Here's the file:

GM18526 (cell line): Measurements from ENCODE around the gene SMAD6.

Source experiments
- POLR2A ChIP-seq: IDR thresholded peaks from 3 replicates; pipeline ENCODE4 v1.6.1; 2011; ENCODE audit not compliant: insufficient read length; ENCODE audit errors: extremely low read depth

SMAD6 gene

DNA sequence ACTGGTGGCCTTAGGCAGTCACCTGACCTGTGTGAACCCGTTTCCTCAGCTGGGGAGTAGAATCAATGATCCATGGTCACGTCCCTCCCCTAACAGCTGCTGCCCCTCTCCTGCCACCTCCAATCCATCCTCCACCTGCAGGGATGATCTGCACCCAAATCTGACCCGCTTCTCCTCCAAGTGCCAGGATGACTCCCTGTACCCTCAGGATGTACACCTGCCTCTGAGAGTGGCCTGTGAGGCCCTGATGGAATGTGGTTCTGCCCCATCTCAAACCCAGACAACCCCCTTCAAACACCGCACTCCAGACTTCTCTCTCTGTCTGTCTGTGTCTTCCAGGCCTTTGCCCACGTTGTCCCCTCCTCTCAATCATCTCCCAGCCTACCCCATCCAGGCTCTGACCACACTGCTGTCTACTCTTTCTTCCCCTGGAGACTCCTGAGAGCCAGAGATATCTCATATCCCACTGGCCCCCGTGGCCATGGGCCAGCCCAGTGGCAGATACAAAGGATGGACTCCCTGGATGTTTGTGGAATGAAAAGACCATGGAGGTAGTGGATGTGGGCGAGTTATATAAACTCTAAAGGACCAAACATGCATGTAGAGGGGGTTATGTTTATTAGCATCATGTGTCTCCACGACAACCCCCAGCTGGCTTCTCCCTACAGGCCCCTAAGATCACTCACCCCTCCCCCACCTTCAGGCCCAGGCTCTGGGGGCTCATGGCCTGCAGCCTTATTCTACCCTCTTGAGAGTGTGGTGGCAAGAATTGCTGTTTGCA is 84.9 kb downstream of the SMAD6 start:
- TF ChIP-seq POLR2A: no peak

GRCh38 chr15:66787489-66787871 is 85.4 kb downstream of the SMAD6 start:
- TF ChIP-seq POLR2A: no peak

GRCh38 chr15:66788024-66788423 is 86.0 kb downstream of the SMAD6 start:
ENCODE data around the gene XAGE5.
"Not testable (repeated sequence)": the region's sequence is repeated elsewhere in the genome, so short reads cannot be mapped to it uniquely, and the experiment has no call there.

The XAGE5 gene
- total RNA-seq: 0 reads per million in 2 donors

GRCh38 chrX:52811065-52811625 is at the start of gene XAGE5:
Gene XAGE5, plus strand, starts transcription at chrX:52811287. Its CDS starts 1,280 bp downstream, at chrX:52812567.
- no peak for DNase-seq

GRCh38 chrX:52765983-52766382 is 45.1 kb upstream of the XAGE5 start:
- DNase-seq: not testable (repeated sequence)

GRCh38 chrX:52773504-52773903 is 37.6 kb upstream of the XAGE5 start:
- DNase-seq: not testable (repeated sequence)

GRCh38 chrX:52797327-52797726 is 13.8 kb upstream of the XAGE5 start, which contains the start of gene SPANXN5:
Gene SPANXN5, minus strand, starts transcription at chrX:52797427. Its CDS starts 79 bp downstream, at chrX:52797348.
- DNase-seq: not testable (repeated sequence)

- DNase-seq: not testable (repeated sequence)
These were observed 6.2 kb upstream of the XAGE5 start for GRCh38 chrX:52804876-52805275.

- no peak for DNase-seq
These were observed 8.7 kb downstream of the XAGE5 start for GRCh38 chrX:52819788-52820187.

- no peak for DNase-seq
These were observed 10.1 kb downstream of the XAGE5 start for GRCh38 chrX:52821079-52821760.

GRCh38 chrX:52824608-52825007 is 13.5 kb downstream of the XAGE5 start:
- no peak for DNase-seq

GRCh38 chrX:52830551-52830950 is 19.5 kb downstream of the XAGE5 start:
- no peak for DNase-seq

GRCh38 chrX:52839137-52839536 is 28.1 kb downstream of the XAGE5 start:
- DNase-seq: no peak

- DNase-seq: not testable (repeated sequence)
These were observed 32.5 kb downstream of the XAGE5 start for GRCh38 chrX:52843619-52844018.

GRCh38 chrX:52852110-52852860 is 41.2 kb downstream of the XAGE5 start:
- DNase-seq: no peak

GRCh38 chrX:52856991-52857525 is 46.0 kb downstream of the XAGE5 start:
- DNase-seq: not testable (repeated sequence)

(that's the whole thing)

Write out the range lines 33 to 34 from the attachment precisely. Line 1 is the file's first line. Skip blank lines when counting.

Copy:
- no peak for DNase-seq

GRCh38 chrX:52839137-52839536 is 28.1 kb downstream of the XAGE5 start: